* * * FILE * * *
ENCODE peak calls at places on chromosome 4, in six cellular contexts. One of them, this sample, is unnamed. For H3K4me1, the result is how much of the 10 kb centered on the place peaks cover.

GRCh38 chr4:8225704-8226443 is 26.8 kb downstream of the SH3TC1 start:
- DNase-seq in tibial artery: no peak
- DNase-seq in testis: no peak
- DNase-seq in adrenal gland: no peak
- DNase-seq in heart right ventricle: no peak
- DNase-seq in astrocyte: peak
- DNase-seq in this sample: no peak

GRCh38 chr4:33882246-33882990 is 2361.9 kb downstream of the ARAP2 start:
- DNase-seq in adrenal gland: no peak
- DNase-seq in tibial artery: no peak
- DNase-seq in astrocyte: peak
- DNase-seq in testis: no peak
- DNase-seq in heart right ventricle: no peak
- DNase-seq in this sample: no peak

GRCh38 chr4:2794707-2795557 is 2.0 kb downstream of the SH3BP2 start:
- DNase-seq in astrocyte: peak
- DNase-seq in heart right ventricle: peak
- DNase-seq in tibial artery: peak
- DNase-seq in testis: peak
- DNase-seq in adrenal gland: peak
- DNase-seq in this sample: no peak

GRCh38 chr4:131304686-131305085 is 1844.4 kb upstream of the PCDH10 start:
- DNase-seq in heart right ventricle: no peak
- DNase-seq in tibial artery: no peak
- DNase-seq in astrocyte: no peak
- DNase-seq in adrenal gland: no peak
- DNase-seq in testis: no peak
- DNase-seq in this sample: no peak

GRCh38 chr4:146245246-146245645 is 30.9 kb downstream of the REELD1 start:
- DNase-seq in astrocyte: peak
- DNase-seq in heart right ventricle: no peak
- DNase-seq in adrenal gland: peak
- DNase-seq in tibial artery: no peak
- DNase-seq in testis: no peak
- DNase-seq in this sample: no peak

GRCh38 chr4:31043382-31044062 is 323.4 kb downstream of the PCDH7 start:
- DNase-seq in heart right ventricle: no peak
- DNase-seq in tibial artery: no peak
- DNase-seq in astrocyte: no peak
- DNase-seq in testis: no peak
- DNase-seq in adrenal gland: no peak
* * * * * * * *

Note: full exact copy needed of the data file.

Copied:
ENCODE peak calls at places on chromosome 4, in six cellular contexts. One of them, this sample, is unnamed. For H3K4me1, the result is how much of the 10 kb centered on the place peaks cover.

GRCh38 chr4:8225704-8226443 is 26.8 kb downstream of the SH3TC1 start:
- DNase-seq in tibial artery: no peak
- DNase-seq in testis: no peak
- DNase-seq in adrenal gland: no peak
- DNase-seq in heart right ventricle: no peak
- DNase-seq in astrocyte: peak
- DNase-seq in this sample: no peak

GRCh38 chr4:33882246-33882990 is 2361.9 kb downstream of the ARAP2 start:
- DNase-seq in adrenal gland: no peak
- DNase-seq in tibial artery: no peak
- DNase-seq in astrocyte: peak
- DNase-seq in testis: no peak
- DNase-seq in heart right ventricle: no peak
- DNase-seq in this sample: no peak

GRCh38 chr4:2794707-2795557 is 2.0 kb downstream of the SH3BP2 start:
- DNase-seq in astrocyte: peak
- DNase-seq in heart right ventricle: peak
- DNase-seq in tibial artery: peak
- DNase-seq in testis: peak
- DNase-seq in adrenal gland: peak
- DNase-seq in this sample: no peak

GRCh38 chr4:131304686-131305085 is 1844.4 kb upstream of the PCDH10 start:
- DNase-seq in heart right ventricle: no peak
- DNase-seq in tibial artery: no peak
- DNase-seq in astrocyte: no peak
- DNase-seq in adrenal gland: no peak
- DNase-seq in testis: no peak
- DNase-seq in this sample: no peak

GRCh38 chr4:146245246-146245645 is 30.9 kb downstream of the REELD1 start:
- DNase-seq in astrocyte: peak
- DNase-seq in heart right ventricle: no peak
- DNase-seq in adrenal gland: peak
- DNase-seq in tibial artery: no peak
- DNase-seq in testis: no peak
- DNase-seq in this sample: no peak

GRCh38 chr4:31043382-31044062 is 323.4 kb downstream of the PCDH7 start:
- DNase-seq in heart right ventricle: no peak
- DNase-seq in tibial artery: no peak
- DNase-seq in astrocyte: no peak
- DNase-seq in testis: no peak
- DNase-seq in adrenal gland: no peak